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BioMed Research International
Volume 2013 (2013), Article ID 821678, 10 pages
Review Article

Why Control Activity? Evolutionary Selection Pressures Affecting the Development of Physical Activity Genetic and Biological Regulation

Huffines Institute of Sports Medicine and Human Performance, Health and Kinesiology Department, Texas A&M University, 356 Blocker Building, 4243 TAMU, College Station, TX 77843, USA

Received 11 October 2013; Accepted 20 November 2013

Academic Editor: Jaakko Kaprio

Copyright © 2013 J. Timothy Lightfoot. This is an open access article distributed under the Creative Commons Attribution License, which permits unrestricted use, distribution, and reproduction in any medium, provided the original work is properly cited.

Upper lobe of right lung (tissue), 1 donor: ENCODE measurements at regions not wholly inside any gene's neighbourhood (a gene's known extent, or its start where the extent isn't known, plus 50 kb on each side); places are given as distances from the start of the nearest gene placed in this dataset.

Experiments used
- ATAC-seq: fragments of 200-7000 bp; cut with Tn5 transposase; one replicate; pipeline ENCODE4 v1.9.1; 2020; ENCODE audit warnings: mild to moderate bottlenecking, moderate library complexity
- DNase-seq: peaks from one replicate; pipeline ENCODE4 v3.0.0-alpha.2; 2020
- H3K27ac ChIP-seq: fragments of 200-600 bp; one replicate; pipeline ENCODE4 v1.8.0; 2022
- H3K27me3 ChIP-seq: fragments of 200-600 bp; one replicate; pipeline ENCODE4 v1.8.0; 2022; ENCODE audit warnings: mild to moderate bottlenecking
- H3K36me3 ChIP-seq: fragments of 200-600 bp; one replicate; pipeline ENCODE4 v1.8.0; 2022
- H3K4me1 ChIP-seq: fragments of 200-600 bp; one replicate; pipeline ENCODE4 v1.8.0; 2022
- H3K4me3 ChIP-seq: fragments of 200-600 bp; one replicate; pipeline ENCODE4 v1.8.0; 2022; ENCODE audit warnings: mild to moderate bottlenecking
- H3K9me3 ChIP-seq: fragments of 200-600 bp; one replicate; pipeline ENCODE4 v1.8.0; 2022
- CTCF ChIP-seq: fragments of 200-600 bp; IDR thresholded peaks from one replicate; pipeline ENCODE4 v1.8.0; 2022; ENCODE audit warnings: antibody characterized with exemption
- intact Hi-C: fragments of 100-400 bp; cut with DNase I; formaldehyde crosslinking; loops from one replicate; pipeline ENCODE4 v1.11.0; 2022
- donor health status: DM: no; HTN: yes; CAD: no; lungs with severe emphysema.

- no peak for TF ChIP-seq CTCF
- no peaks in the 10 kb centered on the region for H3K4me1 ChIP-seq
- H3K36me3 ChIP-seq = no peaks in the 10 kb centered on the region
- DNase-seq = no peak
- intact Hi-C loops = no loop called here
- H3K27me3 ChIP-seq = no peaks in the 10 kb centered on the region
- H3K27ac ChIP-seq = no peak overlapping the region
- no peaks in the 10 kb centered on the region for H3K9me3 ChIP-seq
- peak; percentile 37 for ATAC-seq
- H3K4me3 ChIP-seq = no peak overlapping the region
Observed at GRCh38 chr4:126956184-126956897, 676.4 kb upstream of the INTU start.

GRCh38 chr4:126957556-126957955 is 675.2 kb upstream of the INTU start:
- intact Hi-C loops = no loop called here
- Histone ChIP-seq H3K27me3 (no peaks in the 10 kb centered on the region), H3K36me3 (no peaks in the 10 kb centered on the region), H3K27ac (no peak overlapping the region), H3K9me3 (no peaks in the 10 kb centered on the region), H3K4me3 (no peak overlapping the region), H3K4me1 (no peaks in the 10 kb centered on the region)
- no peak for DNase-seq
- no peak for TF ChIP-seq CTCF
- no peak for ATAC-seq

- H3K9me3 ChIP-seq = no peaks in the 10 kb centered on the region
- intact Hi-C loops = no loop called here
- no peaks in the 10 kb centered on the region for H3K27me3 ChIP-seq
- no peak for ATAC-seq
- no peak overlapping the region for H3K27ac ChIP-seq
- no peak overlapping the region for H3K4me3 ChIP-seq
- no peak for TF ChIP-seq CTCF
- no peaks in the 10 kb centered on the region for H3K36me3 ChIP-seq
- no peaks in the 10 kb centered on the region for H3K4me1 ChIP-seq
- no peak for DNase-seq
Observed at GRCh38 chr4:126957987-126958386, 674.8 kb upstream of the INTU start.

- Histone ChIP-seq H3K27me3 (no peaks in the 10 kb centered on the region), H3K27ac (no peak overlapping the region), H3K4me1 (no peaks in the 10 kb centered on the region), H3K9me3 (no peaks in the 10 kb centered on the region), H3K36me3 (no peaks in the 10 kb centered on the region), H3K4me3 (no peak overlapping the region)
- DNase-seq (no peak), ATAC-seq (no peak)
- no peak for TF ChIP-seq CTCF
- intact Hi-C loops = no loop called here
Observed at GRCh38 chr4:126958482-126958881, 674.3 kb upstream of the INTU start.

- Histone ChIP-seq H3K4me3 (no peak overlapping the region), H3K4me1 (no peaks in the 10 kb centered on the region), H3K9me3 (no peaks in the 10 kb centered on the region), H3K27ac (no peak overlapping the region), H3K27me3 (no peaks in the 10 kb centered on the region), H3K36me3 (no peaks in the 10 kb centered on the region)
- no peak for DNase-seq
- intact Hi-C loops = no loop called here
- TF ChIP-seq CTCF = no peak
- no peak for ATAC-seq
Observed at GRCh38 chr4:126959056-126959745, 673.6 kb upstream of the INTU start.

The literature strongly suggests that daily physical activity is genetically and biologically regulated. Potential identities of the responsible mechanisms are unclear, but little has been written concerning the possible evolutionary selection pressures leading to the development of genetic/biological controls of physical activity. Given the weak relationship between exercise endurance and activity levels and the differential genomic locations associated with the regulation of endurance and activity, it is probable that regulation of endurance and activity evolved separately. This hypothesis paper considers energy expenditures and duration of activity in hunter/gatherers, pretechnology farmers, and modern Western societies and considers the potential of each to selectively influence the development of activity regulation. Food availability is also considered given the known linkage of caloric restriction on physical activity as well as early data relating food oversupply to physical inactivity. Elucidating the selection pressures responsible for the genetic/biological control of activity will allow further consideration of these pressures on activity in today’s society, especially the linkages between food and activity. Further, current food abundance is removing the cues for activity that were present for the first 40,000 years of human evolution, and thus future research should investigate the effects of this abundance upon the mechanisms regulating activity.